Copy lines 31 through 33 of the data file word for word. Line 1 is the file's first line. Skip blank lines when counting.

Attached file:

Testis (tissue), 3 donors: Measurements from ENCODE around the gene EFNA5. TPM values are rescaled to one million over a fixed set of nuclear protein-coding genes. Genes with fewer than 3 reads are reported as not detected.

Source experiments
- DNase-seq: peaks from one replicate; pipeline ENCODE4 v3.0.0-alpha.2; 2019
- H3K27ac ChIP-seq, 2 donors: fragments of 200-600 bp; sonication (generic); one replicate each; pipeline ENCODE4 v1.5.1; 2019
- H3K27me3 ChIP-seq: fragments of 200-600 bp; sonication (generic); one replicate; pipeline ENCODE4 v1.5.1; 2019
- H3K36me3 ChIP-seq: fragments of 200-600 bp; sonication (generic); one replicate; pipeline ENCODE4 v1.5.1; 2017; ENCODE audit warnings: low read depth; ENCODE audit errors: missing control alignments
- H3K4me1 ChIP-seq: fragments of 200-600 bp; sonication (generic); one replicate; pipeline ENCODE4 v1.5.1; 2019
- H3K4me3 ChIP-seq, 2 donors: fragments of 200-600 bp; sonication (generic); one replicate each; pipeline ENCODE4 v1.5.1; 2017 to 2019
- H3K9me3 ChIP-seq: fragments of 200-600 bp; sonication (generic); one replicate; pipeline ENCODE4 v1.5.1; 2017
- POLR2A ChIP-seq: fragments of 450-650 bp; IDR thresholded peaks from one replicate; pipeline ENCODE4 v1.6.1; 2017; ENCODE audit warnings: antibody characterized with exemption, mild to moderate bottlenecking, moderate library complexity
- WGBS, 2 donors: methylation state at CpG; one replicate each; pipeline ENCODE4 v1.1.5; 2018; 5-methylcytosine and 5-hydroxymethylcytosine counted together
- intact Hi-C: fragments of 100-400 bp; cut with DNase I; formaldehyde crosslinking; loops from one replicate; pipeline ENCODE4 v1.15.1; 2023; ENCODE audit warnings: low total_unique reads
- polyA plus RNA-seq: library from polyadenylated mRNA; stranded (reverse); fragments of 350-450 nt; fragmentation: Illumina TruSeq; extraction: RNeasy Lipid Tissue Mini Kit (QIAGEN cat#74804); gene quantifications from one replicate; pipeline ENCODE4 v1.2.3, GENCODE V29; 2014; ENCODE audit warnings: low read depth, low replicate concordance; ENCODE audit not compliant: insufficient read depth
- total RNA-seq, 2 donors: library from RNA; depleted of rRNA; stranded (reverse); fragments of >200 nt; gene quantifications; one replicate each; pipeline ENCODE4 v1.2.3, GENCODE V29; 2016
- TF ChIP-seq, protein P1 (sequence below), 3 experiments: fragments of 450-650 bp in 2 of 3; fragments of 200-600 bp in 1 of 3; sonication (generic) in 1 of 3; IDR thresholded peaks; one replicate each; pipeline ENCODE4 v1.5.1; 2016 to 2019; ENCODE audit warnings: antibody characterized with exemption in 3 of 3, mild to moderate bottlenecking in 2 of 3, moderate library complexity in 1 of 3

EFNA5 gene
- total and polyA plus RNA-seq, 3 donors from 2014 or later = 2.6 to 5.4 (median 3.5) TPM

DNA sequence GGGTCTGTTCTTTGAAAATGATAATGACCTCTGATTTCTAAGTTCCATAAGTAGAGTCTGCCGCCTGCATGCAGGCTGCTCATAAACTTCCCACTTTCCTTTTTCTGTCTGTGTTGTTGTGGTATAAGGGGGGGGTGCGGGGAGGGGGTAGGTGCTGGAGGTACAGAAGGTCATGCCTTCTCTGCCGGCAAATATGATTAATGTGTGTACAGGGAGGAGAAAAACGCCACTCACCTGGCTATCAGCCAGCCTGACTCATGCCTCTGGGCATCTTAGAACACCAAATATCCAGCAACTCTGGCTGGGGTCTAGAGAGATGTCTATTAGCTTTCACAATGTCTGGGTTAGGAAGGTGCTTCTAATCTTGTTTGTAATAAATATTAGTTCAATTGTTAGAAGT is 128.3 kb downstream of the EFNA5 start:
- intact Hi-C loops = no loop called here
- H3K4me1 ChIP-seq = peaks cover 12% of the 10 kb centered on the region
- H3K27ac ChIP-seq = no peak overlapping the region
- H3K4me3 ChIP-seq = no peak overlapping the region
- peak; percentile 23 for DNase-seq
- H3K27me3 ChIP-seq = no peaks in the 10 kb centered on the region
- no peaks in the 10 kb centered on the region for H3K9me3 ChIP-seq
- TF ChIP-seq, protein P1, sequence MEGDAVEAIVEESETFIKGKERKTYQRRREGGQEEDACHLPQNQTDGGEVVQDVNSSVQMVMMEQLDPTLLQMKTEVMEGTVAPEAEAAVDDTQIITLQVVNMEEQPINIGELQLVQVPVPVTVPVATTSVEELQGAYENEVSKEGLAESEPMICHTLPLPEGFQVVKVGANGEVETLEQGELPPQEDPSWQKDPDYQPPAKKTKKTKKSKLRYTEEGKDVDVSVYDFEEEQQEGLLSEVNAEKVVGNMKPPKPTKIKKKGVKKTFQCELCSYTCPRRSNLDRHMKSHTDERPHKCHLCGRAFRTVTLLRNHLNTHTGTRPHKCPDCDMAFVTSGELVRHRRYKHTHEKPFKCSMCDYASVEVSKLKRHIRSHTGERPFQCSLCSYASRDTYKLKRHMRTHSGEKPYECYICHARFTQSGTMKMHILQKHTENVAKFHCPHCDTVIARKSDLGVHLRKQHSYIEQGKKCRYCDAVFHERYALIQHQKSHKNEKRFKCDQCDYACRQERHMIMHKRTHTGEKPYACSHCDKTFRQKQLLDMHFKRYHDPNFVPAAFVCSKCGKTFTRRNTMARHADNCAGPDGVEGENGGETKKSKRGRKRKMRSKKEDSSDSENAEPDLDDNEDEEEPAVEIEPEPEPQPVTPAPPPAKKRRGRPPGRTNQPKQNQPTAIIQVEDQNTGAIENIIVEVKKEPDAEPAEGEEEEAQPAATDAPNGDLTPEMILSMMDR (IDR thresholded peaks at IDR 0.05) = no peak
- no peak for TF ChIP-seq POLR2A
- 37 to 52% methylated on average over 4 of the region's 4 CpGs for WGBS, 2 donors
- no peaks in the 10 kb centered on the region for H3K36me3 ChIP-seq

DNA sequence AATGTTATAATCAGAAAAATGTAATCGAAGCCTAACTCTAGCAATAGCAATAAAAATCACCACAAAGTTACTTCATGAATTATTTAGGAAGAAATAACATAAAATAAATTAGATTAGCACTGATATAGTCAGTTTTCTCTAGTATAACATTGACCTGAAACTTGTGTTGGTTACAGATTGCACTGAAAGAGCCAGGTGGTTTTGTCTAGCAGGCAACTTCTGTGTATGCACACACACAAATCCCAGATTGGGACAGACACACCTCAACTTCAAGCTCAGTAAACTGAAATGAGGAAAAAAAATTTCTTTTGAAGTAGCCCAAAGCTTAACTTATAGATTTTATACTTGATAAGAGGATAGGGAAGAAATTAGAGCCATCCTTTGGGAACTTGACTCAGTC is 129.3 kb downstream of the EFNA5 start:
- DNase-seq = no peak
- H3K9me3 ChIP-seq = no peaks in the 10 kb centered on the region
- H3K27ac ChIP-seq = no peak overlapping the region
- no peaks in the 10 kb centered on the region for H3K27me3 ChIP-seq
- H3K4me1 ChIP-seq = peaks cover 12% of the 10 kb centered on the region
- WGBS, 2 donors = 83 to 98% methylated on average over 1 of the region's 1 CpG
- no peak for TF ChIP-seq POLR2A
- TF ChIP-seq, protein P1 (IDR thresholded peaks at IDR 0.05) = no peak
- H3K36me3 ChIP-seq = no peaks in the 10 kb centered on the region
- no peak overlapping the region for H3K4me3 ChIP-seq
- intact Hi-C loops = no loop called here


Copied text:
- DNase-seq = no peak
- H3K9me3 ChIP-seq = no peaks in the 10 kb centered on the region
- H3K27ac ChIP-seq = no peak overlapping the region